Americans United for Separation of Church and State praised faith communities that are protecting public health by halting in-person worship services during the COVID-19 pandemic and urged government officials to follow the guidance of public health experts and not exempt religious services from temporary bans against gatherings of large groups of people.
In particular, Americans United called on the governors and public health officials of Arkansas, Connecticut, Iowa, Kansas, Michigan, New Mexico and Tennessee to stop exempting worship services and other religious gatherings from their executive orders that prohibit the public from gathering in large groups. These religious exemptions not only pose a significant risk to the public health, but they violate the Constitution’s promise of church-state separation, which demands that religious and secular gatherings be treated equally.
“We recognize that many people find solace in attending religious services, especially during uncertain times such as these. Thus, we share in the deep sorrow that the already challenging coronavirus situation also means temporarily halting in-person religious services,” said Rachel Laser, president and CEO of Americans United. “But when health experts and public officials determine that large gatherings must be cancelled for the public good, we must follow their lead and apply these guidelines to secular and religious gatherings equally. The Constitution not only permits it, but demands it. Such restrictions do not violate religious freedom; they ensure religious freedom is not misused in ways that risk people’s lives.
“We applaud the faith communities that are finding creative ways to worship together online or by broadcast, and we hope that people will find comfort by participating in these virtual services. We may be physically apart, but we will get through this public health crisis together – even if it’s together in new ways.”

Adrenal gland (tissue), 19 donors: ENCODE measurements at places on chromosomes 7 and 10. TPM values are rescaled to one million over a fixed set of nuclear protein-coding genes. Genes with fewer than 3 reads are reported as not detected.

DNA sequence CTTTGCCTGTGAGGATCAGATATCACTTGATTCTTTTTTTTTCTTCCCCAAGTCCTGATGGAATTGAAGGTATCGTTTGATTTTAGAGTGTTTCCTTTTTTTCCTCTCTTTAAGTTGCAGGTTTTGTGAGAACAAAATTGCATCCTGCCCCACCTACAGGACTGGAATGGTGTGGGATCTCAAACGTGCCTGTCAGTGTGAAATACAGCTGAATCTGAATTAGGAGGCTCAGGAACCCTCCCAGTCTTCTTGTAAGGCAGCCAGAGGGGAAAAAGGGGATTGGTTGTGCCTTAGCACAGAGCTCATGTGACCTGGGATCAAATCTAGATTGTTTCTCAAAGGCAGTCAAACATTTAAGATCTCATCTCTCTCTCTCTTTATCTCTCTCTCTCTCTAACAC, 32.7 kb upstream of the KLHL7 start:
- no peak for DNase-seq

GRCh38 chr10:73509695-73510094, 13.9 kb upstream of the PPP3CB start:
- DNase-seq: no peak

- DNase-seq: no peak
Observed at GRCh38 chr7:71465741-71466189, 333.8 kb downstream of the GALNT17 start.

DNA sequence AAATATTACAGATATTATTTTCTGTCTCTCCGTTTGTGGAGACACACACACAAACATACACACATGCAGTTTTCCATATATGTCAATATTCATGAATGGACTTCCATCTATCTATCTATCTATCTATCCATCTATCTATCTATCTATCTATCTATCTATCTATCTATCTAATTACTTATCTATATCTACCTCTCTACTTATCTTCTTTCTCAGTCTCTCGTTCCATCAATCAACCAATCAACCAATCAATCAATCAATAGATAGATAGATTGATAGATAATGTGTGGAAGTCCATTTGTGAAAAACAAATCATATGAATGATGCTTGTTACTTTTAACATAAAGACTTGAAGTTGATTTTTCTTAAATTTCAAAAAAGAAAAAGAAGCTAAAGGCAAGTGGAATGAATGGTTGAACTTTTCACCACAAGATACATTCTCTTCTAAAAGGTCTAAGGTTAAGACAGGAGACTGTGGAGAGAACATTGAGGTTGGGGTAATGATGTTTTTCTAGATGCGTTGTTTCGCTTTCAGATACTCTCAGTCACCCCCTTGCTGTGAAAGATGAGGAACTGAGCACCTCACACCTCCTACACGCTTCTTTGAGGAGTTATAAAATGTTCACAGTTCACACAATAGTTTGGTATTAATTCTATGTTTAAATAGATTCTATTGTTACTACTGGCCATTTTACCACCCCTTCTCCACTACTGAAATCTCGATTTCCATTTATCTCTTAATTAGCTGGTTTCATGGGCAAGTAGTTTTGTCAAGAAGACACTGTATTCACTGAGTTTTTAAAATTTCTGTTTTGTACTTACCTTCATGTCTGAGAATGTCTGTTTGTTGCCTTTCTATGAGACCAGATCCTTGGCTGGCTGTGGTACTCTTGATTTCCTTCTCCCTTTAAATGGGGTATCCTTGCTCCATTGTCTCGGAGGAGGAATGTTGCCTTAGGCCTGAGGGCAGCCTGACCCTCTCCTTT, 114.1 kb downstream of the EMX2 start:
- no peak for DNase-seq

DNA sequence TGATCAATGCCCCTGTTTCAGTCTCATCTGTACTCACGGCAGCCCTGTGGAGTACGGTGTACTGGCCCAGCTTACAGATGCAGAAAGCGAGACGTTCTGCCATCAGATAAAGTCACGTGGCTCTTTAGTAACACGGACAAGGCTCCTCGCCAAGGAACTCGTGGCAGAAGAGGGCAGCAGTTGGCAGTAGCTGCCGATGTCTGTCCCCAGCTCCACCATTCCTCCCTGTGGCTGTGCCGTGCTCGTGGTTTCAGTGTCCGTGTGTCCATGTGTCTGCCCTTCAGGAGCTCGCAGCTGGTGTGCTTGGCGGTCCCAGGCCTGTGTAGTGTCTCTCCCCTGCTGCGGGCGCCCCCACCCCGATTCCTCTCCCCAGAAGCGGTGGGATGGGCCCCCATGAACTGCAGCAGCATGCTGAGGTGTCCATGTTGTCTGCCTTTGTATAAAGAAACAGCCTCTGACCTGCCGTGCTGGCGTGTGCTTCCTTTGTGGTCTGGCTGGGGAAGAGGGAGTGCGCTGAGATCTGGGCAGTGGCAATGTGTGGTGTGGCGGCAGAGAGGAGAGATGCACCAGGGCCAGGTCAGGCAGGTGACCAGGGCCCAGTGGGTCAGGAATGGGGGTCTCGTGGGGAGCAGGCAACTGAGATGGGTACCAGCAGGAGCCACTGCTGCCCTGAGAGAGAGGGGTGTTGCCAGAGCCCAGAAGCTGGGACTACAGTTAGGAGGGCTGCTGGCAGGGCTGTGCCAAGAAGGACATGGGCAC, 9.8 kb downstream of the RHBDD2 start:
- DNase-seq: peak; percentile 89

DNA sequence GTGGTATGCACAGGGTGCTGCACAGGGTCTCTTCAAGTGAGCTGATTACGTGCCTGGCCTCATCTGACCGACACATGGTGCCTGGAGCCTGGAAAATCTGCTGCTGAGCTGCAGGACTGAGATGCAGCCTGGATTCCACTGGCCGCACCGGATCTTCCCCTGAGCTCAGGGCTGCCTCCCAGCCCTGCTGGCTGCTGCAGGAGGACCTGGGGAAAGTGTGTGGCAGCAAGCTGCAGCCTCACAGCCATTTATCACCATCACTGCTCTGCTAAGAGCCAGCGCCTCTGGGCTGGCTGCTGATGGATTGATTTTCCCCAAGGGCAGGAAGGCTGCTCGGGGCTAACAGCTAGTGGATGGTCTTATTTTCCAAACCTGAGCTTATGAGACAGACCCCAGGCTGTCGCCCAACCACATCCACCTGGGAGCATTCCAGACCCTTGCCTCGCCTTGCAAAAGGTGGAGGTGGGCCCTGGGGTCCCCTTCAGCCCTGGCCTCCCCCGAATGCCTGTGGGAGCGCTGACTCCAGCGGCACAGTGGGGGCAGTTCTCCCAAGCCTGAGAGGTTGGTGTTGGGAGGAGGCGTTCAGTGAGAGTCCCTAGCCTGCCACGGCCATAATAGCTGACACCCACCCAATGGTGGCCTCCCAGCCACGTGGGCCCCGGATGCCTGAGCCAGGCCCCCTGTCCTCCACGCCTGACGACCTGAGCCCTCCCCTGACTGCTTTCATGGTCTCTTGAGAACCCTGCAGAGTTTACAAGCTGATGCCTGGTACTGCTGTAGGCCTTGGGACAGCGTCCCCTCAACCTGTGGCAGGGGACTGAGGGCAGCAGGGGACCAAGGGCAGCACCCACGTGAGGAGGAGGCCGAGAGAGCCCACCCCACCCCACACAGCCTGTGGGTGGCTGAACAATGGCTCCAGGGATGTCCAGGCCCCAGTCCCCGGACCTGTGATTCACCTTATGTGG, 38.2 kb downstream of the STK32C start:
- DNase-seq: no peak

Americans United’s letters to Arkansas Gov. Asa Hutchinson, Connecticut Gov. Ned Lamont, Iowa Gov. Kim Reynolds, Kansas Gov. Laura Kelly, Michigan Gov. Gretchen Whitmer, New Mexico Dept. of Health Secretary Kathyleen Kunkel and Tennessee Gov. Bill Lee detail why exempting religious gatherings from their executive orders are detrimental to the public health and unconstitutional:
- COVID-19 is just as likely to spread at houses of worship as at other places of mass gathering. In fact, houses of worship have been directly linked to the spread of the virus in Georgia, Kentucky, New York and elsewhere.
- More than a century of legal precedent makes clear that the government has the authority to protect the public health through measures such as mandating vaccinations, even when some people have religious objections. Since the coronavirus pandemic began, more than a dozen courts nationwide have ruled on demands for religious exemptions to public health orders that limit both religious and secular gatherings; only one court has granted an exemption to allow in-person religious services.
- The First Amendment of the U.S Constitution prohibits the government from granting religious exemptions that would harm others or put people’s lives at risk.
After receiving AU’s letters, Kansas and New Mexico officials ended the religious exemptions in their public health orders.
Americans United is a religious freedom advocacy organization based in Washington, D.C. Founded in 1947, AU educates Americans about the importance of church-state separation in safeguarding religious freedom.